Where it all began:
I never wanted to do this for a living, I’ve always wanted to be…a lumberjack musician!
Clearly that didn’t work out for me — at what seems to me like the absolute last minute, I changed my major from Music to Computer Science and Engineering in the hopes actually being able to make money. I was lured by the green. However, it introduced to my second love — technology. I got a rather generous job offer my sophomore year of college, took it and never looked back.
My first I.T. job found me doing PC support in the Engineering department for Monroe Auto Equipment. It was there that I learned the art of troubleshooting, and to never leave someone’s desk without showing them what I fixed and how I fixed it. Somehow, that got the attention of the I.T. department upstairs and when my paid internship with the engineering department had ended, the helpdesk picked me up the next day and it was there that I slurped up every last bit of knowledge that I could.
At that time I was more hardware/server focused. I was always told I had a knack for troubleshooting issues and I loved doing it. Fast forward a few years and Monroe’s parent company Tenneco Automotive announced that it’d be building a data center in conjunction with Pactiv (then known as Tenneco Packaging). That was my first taste of corporate fear, jobs were being cut, relocated to Chicago, etc. I interviewed for a position with the helpdesk there out of fear for my job — thankfully, I was turned down.
Instead, their LAN support group hired me and brought me on board their team where I did mainly Novell and NT server support with some Unix mixed in for good measure. I spent many a night in hotels out in the middle of nowhere in the days leading up to Y2K, ate at fine restaurants and got to see a large portion of the country on the company dime. I thought it was pretty nice living for a young midwestern punk like me form small town America…
Shortly after Y2K and completely burned out, I found myself moving to Madison, WI with my wife (whom I met at Tenneco). We both did a short stint at the local Compuware office where I spent most of my time getting farmed out to various helpdesks across the city. I could feel my career stagnating so I decided to teach myself to program. I picked up Java. Eventually, one of my clients made me an offer to work for them full time on their helpdesk and I took the chance in hopes that I could work my way into a development position — which ultimately happened but it was a VB environment, and I being the Open Source, Linux advocate did not fit in well at all. Luckily, their IT department was part of a union and since I was one of the last in, I was the first to go when it came time for cuts (my second run in with Corporate America). I found myself actually excited the day I got the news that I would have to be let go because I already had an idea of what I wanted to do and the type of company I wanted to work for.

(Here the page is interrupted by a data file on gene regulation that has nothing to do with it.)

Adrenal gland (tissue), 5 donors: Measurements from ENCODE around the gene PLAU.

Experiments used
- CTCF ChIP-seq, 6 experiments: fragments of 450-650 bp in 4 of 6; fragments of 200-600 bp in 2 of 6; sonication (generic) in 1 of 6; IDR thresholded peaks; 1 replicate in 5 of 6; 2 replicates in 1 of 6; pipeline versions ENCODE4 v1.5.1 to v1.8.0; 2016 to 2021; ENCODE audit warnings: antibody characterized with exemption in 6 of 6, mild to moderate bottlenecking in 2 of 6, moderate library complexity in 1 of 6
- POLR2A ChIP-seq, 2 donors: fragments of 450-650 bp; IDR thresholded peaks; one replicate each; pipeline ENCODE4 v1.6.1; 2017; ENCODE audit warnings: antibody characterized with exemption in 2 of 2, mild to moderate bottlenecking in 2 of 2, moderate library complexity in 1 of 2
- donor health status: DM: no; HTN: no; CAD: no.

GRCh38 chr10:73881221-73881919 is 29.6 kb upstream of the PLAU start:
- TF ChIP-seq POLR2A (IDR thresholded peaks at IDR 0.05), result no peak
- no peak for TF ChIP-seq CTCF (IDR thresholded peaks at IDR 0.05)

I started working with “The Isthmus Group” in March of 2003 and spent the next 10 years of my career honing my skills, learning new ones and helping create a culture among developers there that I really enjoyed. There was one small merger and then a complete rebranding to Flexion, Inc. In that time I learned PHP, Python, Ruby and various web frameworks that go with each. I spent a very long time maintaining one of our largest clients and seeing them through a few very technologically trying times. It was very hard to leave but I once again began feeling the pains of stagnation. I began to search for a new home when a former employee and colleague of mine from the Isthmus Group days contacted me about doing Salesforce consulting. It just so happens that this person was pretty much the one single person that could have pulled me from Flexion — and he did.
So here we are — just shy of 9 months later and I’ve become a Certified Salesforce Developer for Radial Web, Inc. I’m learning new things everyday, working with some very interesting clients, and I still have that small company feel that I’ve loved over the past 10 years. I have my complaints about the technology itself, but all tech falls short somewhere (even my beloved Python/Django stack), but that is another story.
My quest now is to become what they call a Salesforce MVP — I don’t know why but I feel I want that honor so we’ll see if I can get there. I’ve never been much of a blogger and my social network interactions have rarely been something one would consider “professional” but its worth a shot :)
….At least until I get a recording contract….